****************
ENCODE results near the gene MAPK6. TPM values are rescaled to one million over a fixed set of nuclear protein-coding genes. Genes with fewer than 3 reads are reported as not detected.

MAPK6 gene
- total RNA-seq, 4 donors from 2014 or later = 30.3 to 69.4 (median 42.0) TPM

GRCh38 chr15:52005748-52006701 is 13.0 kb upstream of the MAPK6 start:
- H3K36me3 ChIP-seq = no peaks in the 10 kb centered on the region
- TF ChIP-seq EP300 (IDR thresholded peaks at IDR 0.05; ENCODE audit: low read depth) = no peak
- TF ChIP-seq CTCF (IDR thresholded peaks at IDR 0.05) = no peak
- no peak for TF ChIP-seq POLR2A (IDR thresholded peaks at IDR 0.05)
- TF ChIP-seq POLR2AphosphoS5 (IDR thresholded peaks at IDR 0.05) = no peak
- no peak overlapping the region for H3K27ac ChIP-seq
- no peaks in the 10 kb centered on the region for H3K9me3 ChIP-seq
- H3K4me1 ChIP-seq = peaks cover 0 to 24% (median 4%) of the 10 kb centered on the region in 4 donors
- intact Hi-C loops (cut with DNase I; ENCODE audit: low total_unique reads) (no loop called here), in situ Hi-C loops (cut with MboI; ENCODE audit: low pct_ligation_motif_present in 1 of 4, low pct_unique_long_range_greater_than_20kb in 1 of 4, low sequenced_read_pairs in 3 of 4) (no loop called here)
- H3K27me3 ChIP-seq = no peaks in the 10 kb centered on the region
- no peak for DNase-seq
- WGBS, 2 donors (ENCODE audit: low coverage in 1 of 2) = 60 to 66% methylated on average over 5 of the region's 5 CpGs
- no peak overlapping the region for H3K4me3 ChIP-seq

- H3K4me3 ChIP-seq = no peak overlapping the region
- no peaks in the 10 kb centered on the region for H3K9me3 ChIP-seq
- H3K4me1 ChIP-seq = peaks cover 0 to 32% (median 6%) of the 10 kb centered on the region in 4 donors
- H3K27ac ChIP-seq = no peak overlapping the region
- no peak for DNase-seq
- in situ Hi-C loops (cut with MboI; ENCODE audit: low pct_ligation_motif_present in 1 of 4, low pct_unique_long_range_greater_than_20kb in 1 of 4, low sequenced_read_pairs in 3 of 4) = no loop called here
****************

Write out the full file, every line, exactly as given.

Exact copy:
ENCODE results near the gene MAPK6. TPM values are rescaled to one million over a fixed set of nuclear protein-coding genes. Genes with fewer than 3 reads are reported as not detected.

MAPK6 gene
- total RNA-seq, 4 donors from 2014 or later = 30.3 to 69.4 (median 42.0) TPM

GRCh38 chr15:52005748-52006701 is 13.0 kb upstream of the MAPK6 start:
- H3K36me3 ChIP-seq = no peaks in the 10 kb centered on the region
- TF ChIP-seq EP300 (IDR thresholded peaks at IDR 0.05; ENCODE audit: low read depth) = no peak
- TF ChIP-seq CTCF (IDR thresholded peaks at IDR 0.05) = no peak
- no peak for TF ChIP-seq POLR2A (IDR thresholded peaks at IDR 0.05)
- TF ChIP-seq POLR2AphosphoS5 (IDR thresholded peaks at IDR 0.05) = no peak
- no peak overlapping the region for H3K27ac ChIP-seq
- no peaks in the 10 kb centered on the region for H3K9me3 ChIP-seq
- H3K4me1 ChIP-seq = peaks cover 0 to 24% (median 4%) of the 10 kb centered on the region in 4 donors
- intact Hi-C loops (cut with DNase I; ENCODE audit: low total_unique reads) (no loop called here), in situ Hi-C loops (cut with MboI; ENCODE audit: low pct_ligation_motif_present in 1 of 4, low pct_unique_long_range_greater_than_20kb in 1 of 4, low sequenced_read_pairs in 3 of 4) (no loop called here)
- H3K27me3 ChIP-seq = no peaks in the 10 kb centered on the region
- no peak for DNase-seq
- WGBS, 2 donors (ENCODE audit: low coverage in 1 of 2) = 60 to 66% methylated on average over 5 of the region's 5 CpGs
- no peak overlapping the region for H3K4me3 ChIP-seq

- H3K4me3 ChIP-seq = no peak overlapping the region
- no peaks in the 10 kb centered on the region for H3K9me3 ChIP-seq
- H3K4me1 ChIP-seq = peaks cover 0 to 32% (median 6%) of the 10 kb centered on the region in 4 donors
- H3K27ac ChIP-seq = no peak overlapping the region
- no peak for DNase-seq
- in situ Hi-C loops (cut with MboI; ENCODE audit: low pct_ligation_motif_present in 1 of 4, low pct_unique_long_range_greater_than_20kb in 1 of 4, low sequenced_read_pairs in 3 of 4) = no loop called here